How to ensure your stretching and exercises happen, without having to think about it much.
So many conditions require ongoing efforts to manage them, and keep them from progressing to a point where one needs help. Why?
Just as we are what we eat, our physical bodies reflect what we habitually do. Working posture, Computer posture—especially laptop posture (this is also often called upper crossed syndrome)—has predictable effects on the human body. Seeing your friendly San Mateo Chiropractor and active release technique provider (that’s me!) can help, but once you are feeling better and we are done with our treatment plan, I know you would like it to not be an issue again. A key factor in this will be how consistently a patient will do self-care to maintain posture and flexibility.
That’s where triggers come in. One of our most fundamental triggers is pain. Pain serves a very important function for us humans. It gets us to take action! Most people are very diligent in working to avoid pain. A problem arises when people recover from the painful crisis and the decreasing pain becomes a weaker and less consistent trigger, or motivator for self-care.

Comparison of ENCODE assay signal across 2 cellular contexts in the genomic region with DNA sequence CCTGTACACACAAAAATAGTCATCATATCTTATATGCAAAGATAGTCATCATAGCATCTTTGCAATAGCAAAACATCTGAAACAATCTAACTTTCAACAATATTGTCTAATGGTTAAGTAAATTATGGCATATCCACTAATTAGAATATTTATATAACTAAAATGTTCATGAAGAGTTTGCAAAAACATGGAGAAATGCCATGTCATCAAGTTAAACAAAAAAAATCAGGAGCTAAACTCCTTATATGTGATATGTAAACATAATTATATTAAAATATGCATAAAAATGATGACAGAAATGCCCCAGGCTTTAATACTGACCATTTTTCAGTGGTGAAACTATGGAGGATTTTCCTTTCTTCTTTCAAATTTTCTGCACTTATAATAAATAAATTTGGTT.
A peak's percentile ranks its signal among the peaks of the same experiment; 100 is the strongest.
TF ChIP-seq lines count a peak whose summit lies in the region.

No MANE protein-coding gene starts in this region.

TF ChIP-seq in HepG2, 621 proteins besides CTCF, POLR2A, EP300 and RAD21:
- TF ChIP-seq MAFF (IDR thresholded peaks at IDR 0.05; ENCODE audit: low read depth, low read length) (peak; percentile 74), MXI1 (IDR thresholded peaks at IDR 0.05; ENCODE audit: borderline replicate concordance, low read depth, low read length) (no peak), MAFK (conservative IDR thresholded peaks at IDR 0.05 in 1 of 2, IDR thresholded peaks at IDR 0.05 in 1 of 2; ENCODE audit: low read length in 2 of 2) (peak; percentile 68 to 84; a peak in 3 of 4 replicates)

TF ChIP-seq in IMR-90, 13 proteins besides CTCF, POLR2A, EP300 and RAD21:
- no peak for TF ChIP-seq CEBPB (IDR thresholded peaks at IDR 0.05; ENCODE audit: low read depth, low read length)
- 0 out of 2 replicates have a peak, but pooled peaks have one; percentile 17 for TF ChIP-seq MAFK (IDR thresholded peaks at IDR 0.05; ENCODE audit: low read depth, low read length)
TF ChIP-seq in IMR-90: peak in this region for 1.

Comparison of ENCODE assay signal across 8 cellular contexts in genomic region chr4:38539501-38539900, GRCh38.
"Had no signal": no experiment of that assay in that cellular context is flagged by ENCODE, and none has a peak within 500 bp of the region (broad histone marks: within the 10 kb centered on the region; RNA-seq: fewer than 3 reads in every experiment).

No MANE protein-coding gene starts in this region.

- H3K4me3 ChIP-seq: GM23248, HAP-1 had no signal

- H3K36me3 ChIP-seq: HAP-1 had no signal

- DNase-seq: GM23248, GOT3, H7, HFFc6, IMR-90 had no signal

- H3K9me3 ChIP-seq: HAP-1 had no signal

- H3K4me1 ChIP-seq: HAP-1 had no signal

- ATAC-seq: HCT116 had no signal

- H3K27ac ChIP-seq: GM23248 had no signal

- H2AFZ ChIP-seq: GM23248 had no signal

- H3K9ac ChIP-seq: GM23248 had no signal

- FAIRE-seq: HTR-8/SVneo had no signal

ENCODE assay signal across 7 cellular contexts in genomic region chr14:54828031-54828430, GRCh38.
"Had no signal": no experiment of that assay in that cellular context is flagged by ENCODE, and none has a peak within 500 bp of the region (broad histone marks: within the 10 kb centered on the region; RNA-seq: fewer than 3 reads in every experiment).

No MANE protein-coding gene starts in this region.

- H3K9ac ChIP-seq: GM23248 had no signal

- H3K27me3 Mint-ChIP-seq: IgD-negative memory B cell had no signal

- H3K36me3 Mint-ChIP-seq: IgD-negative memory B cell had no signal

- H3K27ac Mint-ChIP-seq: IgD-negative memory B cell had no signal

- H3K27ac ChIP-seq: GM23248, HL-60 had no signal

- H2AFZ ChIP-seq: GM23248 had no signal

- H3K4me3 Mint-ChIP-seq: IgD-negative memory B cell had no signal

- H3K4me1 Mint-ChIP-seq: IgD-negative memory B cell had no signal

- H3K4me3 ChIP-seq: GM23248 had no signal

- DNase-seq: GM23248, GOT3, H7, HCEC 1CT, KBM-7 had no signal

A different tactic is needed. Human nature must be taken into consideration when pursuing the goal of being pain free. Pain should not be the only trigger, but simply the default trigger. This idea comes from the book “Triggers: Creating Behavior That Lasts–Becoming the Person You Want to Be” by Marshall Goldsmith as well as an article by B.J. Fogg about how to change habits. The essential idea is to link (in this case say a postural exercise or stretch) a habit to a particular activity that you engage in on a regular basis. Examples of these activities would be anything from sitting in your car at a red light to completing a phone call to taking out the garbage. It is important that they happen with enough frequency that they will do some good.
Tying or associating these events to particular exercises is the trick. An example of this would be the scapular setting exercise below. This is a great posture reset and can, with a small amount of practice, be performed while waiting at a red light. Alternatively, you can do standing child’s pose after you hang up from a phone call or send a document to the printer. The hitchhiker could be performed after returning from lunch or grabbing a cup of coffee. The triggering event is only important to the extent that it occurs often enough to provide beneficial timing of the stretch.
A famous doctor, Dr. Seuss that is, said that “life’s a great balancing act”—the trick here is to work these activities into your life without having them take over your life. If we tie them to a handful of our regular activities, we can get them off the “things I need to remember to do list” and on to the “things I just automatically do” list. If you sit (and even stand for that matter) behind a computer for a good part of the day, try these two moves.
Standing Childs Pose